50      First, the concept of ‘sufficient performance’, which concerns only treatment plants, does not have its scope defined numerically, as Article 10 of Directive 91/271 provides only that treatment plants must ensure ‘sufficient performance under all normal local climatic conditions’ and taking account of seasonal variations of the load when those plants are designed.

51      In this connection, the Court has already found a failure to fulfil obligations in cases where the collection or treatment rate for urban waste water amounted to 80% or even 90% of the existing load (judgments of 7 May 2009 in Case C‑530/07 Commission v Portugal, paragraphs 28 and 53, and 14 April 2011 in Case C-343/10 Commission v Spain, paragraphs 56 and 62).

52      Indeed, given the objective pursued by Directive 91/271, recalled in paragraphs 47 and 48 of the present judgment, failure to treat urban waste water cannot be accepted under usual climatic and seasonal conditions, as otherwise Directive 91/271 would be rendered meaningless.

53      Thus, it is established that, in order to meet the objective of protecting the environment, the concept of ‘sufficient performance’, although not defined numerically, must be understood as meaning that, under usual climatic conditions and account being taken of seasonal variations, all urban waste water must be collected and treated.

54      Consequently, failure to treat urban waste water can be tolerated only where the circumstances are out of the ordinary, and it would run counter to Directive 91/271 if overflows of untreated urban waste water occurred regularly.

55      Second, the concept of ‘unusually heavy rainfall’ in footnote 1 of Annex I to Directive 91/271 applies to the collecting systems provided for in Article 3 of the directive and to the treatment plants provided for in Article 4.

56      By that footnote, the European Union legislature acknowledged that situations exist in which all the urban waste water will not be capable of being collected or treated. In particular, it stated that ‘it is not possible in practice to construct collecting systems and treatment plants in a way such that all waste water can be treated’ and it provided that failure to collect and treat waste water may be tolerated during ‘situations such as unusually heavy rainfall’. However, in that case, Member States are to decide on ‘measures to limit pollution from storm water overflows’.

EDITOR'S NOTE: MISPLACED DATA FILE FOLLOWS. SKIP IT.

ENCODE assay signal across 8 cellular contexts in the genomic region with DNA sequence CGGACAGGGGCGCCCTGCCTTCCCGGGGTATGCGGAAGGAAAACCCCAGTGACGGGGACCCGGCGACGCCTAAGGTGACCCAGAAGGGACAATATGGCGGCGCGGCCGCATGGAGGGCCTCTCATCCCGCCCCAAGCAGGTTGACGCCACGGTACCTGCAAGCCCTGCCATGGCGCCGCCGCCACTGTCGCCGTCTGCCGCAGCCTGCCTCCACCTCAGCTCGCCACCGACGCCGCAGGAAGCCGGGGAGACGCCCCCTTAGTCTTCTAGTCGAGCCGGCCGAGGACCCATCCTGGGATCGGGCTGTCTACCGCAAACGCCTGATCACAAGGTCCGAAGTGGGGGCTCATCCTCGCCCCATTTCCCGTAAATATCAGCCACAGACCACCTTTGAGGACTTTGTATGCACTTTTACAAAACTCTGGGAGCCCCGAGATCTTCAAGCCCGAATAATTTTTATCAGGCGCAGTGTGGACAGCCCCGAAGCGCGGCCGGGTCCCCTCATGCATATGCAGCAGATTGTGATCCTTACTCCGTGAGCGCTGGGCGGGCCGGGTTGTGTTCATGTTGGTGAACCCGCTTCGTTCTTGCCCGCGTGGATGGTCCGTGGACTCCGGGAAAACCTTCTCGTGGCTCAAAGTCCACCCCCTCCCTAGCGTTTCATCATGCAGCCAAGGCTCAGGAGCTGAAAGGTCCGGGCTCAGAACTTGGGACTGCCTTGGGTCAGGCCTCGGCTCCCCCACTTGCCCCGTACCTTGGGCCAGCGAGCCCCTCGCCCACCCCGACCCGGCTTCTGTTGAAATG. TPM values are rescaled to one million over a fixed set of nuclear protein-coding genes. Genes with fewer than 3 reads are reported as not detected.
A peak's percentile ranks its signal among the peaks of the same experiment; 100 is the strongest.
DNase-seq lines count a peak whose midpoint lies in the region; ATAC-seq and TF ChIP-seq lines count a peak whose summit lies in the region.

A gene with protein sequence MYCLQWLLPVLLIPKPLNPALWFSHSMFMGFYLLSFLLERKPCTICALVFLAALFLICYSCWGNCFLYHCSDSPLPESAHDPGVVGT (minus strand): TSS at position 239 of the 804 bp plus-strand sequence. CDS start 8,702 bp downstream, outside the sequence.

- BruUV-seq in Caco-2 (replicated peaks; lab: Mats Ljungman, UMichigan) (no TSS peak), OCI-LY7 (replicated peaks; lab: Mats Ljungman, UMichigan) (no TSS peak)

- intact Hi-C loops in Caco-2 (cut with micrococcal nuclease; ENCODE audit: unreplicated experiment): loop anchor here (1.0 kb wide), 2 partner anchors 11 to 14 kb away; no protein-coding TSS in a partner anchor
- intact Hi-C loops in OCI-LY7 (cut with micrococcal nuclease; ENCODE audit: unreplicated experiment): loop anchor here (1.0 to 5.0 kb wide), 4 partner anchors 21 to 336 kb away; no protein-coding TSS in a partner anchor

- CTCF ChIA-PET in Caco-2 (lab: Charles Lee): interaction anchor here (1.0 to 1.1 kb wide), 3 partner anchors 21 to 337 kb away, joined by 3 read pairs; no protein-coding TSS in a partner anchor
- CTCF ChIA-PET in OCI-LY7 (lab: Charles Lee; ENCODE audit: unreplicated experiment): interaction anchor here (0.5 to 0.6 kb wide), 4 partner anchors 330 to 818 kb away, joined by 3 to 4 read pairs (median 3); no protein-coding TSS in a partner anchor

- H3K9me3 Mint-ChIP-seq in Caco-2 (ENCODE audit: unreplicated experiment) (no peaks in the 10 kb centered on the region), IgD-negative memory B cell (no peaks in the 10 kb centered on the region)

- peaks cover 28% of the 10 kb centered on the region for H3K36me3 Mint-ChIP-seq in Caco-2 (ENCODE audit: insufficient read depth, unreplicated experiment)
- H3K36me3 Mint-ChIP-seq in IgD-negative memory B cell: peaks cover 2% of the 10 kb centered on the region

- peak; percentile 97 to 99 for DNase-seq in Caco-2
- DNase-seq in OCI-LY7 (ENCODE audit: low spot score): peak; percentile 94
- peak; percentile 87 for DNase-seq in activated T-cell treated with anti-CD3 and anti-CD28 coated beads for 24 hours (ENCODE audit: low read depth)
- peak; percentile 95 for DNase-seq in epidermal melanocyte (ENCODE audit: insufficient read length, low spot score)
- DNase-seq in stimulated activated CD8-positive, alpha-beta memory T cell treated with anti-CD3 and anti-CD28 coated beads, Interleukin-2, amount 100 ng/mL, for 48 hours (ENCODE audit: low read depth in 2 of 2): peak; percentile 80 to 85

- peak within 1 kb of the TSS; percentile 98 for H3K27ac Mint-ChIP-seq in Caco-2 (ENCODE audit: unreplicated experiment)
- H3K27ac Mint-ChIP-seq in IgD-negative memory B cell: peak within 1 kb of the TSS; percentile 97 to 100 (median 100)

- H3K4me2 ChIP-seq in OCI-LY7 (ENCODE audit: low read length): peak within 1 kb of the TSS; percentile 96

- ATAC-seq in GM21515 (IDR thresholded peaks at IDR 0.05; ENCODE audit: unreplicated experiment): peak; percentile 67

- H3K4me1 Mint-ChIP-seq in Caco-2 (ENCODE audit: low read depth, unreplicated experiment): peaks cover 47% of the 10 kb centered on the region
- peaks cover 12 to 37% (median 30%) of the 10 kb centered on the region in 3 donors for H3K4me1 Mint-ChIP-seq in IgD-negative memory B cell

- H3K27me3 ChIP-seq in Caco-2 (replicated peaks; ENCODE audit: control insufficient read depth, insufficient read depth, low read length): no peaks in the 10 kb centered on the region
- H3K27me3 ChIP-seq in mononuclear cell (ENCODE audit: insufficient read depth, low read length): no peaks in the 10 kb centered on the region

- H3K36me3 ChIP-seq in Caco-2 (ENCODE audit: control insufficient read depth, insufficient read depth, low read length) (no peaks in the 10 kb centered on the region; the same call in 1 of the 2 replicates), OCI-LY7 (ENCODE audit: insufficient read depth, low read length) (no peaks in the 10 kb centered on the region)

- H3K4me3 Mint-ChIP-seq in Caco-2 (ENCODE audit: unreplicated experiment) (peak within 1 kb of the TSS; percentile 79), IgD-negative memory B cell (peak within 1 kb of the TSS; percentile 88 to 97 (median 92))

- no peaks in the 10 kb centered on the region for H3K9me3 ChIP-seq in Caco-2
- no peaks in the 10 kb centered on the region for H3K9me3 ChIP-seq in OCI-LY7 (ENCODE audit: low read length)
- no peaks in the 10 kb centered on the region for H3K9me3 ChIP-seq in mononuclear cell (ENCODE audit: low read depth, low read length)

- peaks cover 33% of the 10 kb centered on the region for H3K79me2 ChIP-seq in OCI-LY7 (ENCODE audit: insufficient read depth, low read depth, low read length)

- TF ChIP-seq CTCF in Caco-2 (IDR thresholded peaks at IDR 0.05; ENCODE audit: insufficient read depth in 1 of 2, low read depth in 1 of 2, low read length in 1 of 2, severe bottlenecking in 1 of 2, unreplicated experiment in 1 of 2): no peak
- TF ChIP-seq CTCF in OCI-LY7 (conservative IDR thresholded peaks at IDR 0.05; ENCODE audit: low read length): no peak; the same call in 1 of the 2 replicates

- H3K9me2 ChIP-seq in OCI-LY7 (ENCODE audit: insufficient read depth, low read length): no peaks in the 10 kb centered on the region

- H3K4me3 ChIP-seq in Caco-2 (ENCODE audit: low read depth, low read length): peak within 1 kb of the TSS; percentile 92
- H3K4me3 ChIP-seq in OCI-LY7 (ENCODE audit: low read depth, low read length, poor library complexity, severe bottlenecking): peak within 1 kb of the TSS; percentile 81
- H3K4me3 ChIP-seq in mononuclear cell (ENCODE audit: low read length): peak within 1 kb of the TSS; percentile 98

57      It is clear that the term ‘unusually heavy rainfall’ is mentioned in footnote 1 of Annex I to Directive 91/271 by way of illustration only, since the term is preceded by the words ‘during situations such as’. Thus, failure to collect or treat waste water may also be allowed in other circumstances.

58      However, contrary to the United Kingdom’s assertions, the objective pursued by Directive 91/271 does not permit the inference that it is normal and common for those other circumstances to arise, in particular as the word ‘unusually’ clearly indicates that failure to collect or treat waste water cannot occur in normal circumstances.

59      The United Kingdom’s line of argument seeking acceptance that discharges might take place even outside exceptional situations cannot therefore be upheld.

60      Furthermore, it should be pointed out that, where a Member State is faced with an exceptional situation not allowing it to collect or treat waste water, it remains obliged to adopt appropriate measures to limit pollution under footnote 1 of Annex I to Directive 91/271.

61      Also, since the concept of ‘unusually heavy rainfall’ is not defined by Directive 91/271, it is legitimate for the Commission, in carrying out its supervision of compliance with European Union law, to adopt guidelines and, as the Court does not have jurisdiction to define numerically obligations laid down by that directive, the concept of ‘unusually heavy rainfall’ must therefore be assessed in the light of all the criteria and conditions prescribed by the directive, in particular the concept of BTKNEEC.

62      Third, the concept of BTKNEEC, which is mentioned in Annex I(A) to Directive 91/271, must, like the other concepts referred to by Directive 91/271 that have already been elaborated upon, be examined in the light of the objective of protecting the environment. Also, it is to be noted that the obligations of that directive which require the collection and treatment of all waste water, except in the case of exceptional or unforeseeable events, must be complied with at the date laid down by the directive.

63      Although the concept of BTKNEEC appears in Annex I(A) to Directive 91/271 only in relation to collecting systems, it nevertheless constitutes a concept inherent in all the provisions of Directive 91/271 designed to secure its objective of protecting the environment whilst avoiding too strict an application of the rules laid down. Thus, that concept is also to be extended to treatment plants in so far as in certain cases it allows discharges of untreated waste water even though the latter has adverse effects on the environment.

64      The concept of BTKNEEC thus enables compliance with the obligations of Directive 91/271 to be secured without imposing upon the Member States unachievable obligations which they might not be able to fulfil, or only at disproportionate cost.